A well-written, properly-formatted script that is easy on the eyes will always stand a better chance of getting ahead. That said, an improperly-formatted script with personality and specificity will beat out the properly-formatted script with nothing new to say.

Is it difficult to reject scripts?

The good writers have clearly spent so much thought and consideration into designing their stories that it becomes pretty easy to say “no” to writers that have clearly failed to put as much energy into their craft.

How important is versatility?

Versatility is more of a question for the established author. When considering a particular script in front of me, I have no clue whether the author would be able to pen a project in another genre. It doesn’t really enter the equation on a script-by-script basis.

What is the significance of genres?

Genre is very important in that it can help guide writers in developing a proper structure. If you’re writing in a particular genre (or genre overlaps), you should go out and watch as many movies in that genre as possible – classics, contemporary titles, bad movies and good movies. Writers should immerse themselves in their genre to really get a handle on the messages, themes, plots and characters.

What advice can you give to scriptwriters in their writing in terms of pitching and presentation?

There’s really no excuse for unprofessional presentation – and, yes, improper formatting is a huge turn-off. With the excess of published screenplays in bookstores these days, any writer can lay his/her hands on a copy of properly-formatted scripts. Mastering the form is very easy and demonstrates a necessary level of professionalism. You’re only shooting yourself in the foot by submitting an ill-formatted script that becomes a chore to read.

What advice can you give on creating a synopsis?

Brevity, brevity, brevity – you may feel every detail of your story is of the utmost experience but to the reader (and excecutives) wading through tons of material, an overlong synopsis bogged down with tiny font and digressive asides receive an immediate groan. Present the main arc of your story – the hero, the conflict, the major turning points, the milieu – but do so in the most concise manner possible. Remember – actual plot details are never as important as the writer’s personality; think more about capturing your voice in the synopsis than all the machinations of your story.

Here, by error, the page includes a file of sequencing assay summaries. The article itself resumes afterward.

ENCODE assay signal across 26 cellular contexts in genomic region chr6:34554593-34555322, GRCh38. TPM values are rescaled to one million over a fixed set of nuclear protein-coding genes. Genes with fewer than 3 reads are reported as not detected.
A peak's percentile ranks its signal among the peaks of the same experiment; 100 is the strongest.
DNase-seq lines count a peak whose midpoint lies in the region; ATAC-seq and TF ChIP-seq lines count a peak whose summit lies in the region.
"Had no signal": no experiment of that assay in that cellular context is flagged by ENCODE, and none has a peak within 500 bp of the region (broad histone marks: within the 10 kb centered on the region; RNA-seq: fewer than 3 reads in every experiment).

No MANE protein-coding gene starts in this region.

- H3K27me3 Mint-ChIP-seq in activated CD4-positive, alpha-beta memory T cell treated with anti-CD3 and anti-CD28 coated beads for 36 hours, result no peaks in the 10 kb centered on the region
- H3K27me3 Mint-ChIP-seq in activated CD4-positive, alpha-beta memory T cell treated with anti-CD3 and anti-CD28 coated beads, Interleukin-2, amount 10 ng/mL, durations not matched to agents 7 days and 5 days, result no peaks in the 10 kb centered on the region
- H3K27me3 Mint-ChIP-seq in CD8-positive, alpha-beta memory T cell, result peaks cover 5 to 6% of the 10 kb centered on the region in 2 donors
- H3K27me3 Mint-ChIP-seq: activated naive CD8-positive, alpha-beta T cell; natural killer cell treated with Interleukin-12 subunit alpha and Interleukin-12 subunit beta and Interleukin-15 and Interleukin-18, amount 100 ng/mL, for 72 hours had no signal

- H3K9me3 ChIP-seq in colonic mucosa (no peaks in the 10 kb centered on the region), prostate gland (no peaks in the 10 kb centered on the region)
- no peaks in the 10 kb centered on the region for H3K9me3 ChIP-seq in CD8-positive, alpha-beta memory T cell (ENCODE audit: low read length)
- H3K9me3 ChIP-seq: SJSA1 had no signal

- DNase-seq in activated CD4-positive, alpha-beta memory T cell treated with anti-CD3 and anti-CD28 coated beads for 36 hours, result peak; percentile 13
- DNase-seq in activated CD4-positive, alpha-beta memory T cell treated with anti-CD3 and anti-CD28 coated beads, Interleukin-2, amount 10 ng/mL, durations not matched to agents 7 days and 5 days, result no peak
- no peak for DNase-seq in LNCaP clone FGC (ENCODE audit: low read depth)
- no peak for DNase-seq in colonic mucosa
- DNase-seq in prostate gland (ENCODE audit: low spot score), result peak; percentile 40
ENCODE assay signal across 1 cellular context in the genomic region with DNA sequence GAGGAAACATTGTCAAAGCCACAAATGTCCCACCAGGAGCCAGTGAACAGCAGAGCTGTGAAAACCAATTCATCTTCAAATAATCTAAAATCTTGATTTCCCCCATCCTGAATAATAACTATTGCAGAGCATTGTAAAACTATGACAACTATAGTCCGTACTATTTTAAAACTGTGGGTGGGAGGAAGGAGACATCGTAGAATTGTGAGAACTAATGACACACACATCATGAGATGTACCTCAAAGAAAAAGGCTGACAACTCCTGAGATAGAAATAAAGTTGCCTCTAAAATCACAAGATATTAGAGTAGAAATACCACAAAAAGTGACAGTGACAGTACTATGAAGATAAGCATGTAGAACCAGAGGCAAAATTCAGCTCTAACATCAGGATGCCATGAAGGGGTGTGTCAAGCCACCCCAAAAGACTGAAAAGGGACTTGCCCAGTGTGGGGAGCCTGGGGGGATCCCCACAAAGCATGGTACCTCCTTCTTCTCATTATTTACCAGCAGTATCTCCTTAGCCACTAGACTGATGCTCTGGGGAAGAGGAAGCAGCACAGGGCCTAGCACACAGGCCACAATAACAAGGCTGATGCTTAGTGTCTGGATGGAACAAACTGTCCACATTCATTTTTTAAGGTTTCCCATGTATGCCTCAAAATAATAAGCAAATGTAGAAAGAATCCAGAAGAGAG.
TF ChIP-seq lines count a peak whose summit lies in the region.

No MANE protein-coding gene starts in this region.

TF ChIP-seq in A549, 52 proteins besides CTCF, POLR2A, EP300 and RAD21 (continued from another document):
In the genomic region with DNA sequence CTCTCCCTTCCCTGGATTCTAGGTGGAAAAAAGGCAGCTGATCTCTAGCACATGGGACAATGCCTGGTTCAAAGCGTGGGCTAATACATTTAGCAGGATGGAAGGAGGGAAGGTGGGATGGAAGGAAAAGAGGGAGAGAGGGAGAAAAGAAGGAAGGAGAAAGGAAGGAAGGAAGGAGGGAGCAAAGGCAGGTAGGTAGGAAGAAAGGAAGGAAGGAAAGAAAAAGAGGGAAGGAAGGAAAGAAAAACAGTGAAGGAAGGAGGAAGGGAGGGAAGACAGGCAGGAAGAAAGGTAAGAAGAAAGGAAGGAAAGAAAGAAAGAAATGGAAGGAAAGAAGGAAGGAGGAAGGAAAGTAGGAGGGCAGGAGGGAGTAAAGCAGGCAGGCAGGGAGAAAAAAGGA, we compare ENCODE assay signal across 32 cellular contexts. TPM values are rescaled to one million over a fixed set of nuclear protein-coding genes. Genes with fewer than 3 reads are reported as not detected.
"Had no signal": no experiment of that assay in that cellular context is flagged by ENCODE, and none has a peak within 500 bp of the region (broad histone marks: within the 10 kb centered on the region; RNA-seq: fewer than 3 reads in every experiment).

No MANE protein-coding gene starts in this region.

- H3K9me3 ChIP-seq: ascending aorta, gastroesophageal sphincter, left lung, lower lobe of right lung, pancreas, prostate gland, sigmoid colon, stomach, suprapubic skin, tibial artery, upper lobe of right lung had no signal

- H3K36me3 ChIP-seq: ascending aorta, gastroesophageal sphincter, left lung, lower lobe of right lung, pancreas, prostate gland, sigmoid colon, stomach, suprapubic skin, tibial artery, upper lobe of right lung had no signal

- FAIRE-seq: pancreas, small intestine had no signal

Explain what a top-notch storyline should include.

You should be able to articulate a single-sentence premise or moral in ten words or less. Additionally, writers should be able to clearly state the hero’s transformation – the beginning conditions that need to undergo change and the ending conditions that have presented some sort of resolution. The climax should present the hero with a do-or-die choice that forces him to confront his worst fears (those fears established at the beginning of the story). So, if your hero fears heights, he better be forced to perform a high-wire act during the climax; if she fears intimacy, she better be forced to make herself completely vulnerable – or else risk losing everything she desires. Writers need to keep the stakes high, the goals clear and the conflict progressive.

Reprinted from the June 2005 issue of Hollywood Scriptwriter.

Leave a Reply

Your email address will not be published. Required fields are marked *